Russia has stepped up its patriotic campaign to prepare for war amid heightened tensions between Russia and NATO over what is being described as an imminent invasion of Ukraine by Russia. Students across Russia compete in patriotic activities such as map reading, shootings and history quizzes where the competition is partly funded by the Kremlin. who made “national military” education a priority.
Over the past eight years, the Russian government has promoted the idea that the motherland is surrounded by enemies, filtering the concept through national institutions such as schools, the military, the media and the Orthodox Church. It even raised the possibility that the country might once again have to defend itself as it did against the Nazis in World War II, according to the New York Times.
And now, with Russia massing its forces on the Ukrainian border, raising Western fears of an imminent invasion, the ongoing militarization of Russian society under President Vladimir Putin continues in large part and appears to have led many to the idea that fighting could be on the way.
“The authorities are actively promoting the idea of war and people are accustomed to the idea of its permissibility,” Muratov, the editor of the Russian newspaper, who shared this year’s Nobel Peace Prize, said in his acceptance speech in Oslo this month.
Speaking to Russian military leaders on Tuesday, Putin insisted that Russia did not want bloodshed, but was ready to respond with “technical military measures” to what he described as the aggressive behavior of the West in the region.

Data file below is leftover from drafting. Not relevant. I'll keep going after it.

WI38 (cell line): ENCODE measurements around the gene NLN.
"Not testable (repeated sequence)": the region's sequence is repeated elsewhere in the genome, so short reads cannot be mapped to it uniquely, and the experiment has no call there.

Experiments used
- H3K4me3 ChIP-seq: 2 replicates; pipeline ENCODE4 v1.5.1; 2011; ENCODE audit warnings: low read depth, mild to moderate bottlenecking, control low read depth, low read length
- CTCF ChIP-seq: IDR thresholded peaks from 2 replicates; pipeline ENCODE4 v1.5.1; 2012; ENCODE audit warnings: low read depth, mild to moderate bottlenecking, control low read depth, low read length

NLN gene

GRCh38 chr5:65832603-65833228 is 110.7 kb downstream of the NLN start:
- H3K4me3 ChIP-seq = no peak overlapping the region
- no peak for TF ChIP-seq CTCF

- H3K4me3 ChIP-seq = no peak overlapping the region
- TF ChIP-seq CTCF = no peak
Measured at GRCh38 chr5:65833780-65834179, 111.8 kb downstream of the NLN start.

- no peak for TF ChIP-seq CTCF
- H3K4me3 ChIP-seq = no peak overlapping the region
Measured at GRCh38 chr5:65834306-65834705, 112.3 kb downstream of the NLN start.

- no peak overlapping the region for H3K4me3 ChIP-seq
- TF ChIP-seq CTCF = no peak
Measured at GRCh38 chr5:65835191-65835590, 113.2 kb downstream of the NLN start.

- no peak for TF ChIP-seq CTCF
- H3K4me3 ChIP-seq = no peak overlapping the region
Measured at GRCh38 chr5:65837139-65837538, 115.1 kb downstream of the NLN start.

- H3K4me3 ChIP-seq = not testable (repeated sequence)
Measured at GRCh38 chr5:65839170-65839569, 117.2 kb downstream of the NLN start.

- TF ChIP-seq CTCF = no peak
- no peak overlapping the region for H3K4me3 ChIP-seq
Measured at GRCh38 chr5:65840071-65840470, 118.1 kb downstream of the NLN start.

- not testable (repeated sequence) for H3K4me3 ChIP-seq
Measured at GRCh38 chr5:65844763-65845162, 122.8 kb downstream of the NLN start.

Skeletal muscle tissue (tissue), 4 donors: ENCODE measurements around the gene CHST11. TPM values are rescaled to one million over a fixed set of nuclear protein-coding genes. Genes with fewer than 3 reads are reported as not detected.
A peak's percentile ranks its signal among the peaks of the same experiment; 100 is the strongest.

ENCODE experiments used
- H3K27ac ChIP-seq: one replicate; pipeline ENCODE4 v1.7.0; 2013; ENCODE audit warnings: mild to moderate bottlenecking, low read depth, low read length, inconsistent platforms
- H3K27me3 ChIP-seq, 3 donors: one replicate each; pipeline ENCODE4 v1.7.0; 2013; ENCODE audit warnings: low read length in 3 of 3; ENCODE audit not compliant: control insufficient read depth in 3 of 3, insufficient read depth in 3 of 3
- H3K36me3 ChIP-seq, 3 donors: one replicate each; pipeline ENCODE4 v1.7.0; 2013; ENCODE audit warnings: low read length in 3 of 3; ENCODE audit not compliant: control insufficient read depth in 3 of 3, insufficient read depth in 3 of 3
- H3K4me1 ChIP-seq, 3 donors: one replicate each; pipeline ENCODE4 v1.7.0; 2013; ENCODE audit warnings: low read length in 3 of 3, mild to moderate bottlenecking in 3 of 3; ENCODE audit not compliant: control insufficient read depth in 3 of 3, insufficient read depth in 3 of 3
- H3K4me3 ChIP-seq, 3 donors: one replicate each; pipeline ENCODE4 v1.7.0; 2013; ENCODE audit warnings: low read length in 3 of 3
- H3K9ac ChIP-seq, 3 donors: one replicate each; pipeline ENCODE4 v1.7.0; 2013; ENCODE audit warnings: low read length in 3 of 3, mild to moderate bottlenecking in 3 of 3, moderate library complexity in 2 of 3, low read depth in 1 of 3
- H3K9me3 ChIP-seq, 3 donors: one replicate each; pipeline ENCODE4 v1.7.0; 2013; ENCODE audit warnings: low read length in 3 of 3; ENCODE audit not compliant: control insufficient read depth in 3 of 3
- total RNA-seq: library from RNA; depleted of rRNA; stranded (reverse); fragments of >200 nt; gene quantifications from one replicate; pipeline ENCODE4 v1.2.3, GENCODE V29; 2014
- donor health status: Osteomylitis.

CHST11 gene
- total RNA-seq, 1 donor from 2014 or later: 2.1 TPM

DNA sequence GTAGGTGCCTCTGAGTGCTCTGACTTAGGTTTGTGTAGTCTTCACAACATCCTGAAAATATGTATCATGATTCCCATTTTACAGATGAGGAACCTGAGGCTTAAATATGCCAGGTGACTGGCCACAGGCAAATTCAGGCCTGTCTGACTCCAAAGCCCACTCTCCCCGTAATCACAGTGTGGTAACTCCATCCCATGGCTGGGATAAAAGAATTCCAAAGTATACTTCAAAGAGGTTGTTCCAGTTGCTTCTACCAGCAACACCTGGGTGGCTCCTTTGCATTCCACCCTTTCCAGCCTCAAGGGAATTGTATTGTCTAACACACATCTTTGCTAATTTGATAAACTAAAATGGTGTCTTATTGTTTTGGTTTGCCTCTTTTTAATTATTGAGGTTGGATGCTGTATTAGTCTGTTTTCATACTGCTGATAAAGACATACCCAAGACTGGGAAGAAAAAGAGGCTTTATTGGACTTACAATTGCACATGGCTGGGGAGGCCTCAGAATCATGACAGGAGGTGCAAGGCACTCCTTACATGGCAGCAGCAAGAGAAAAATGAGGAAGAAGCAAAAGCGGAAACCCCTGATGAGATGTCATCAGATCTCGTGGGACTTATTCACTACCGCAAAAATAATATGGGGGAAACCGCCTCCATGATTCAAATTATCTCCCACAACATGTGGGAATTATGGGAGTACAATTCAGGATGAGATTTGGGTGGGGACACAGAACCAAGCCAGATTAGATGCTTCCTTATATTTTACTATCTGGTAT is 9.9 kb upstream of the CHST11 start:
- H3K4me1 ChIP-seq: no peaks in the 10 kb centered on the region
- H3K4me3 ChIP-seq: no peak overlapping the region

Russian forces near the Ukraine border (Archive – Reuters)
Although there was no escalating war fever, there was plenty of evidence that the government was nurturing preparation for conflict.
The $185 million, four-year program launched by the Kremlin this year aims to dramatically increase the “national education” of Russians, including a plan to attract at least 600,000 children as young as 8 to join the uniformed youth army. . Other than that adults get a war education from state television, where the political shows are one that retells the story of a fascist coup in Ukraine and a West bent on destroying Russia. All are united by the almost sacred memory of the Soviet victory in World War II that shaped the identity of a victorious Russia that must be ready to take up arms again.
Alexei Levinson, head of social and cultural research at the Levada Center and an independent pollster in Moscow, calls this trend the “militarization of consciousness” of the Russians. And in the center’s periodic opinion polls, in 2018 the military became the country’s most trusted institution, surpassing even the president.
This year, the percentage of Russians who say they fear a world war has reached the highest level recorded in the polls, at 62 percent.
This does not mean the Russians will welcome a bloody regional invasion of Ukraine, Levinson cautioned. But this means, he said, that many have been conditioned to accept that Russia is in an existential competition with other powers in which the use of force is possible.
Celebration of the Soviet Union’s victory over Nazi Germany in World War II – referred to as Russia’s Great Patriotic War – played the most important role in this adaptation.
Instead of promoting a culture commemorating Soviet heroism and the loss of 27 million lives, the Kremlin is applying the narrative of World War II to this day, putting Russia once again in the position of a country threatened by enemies bent on its destruction.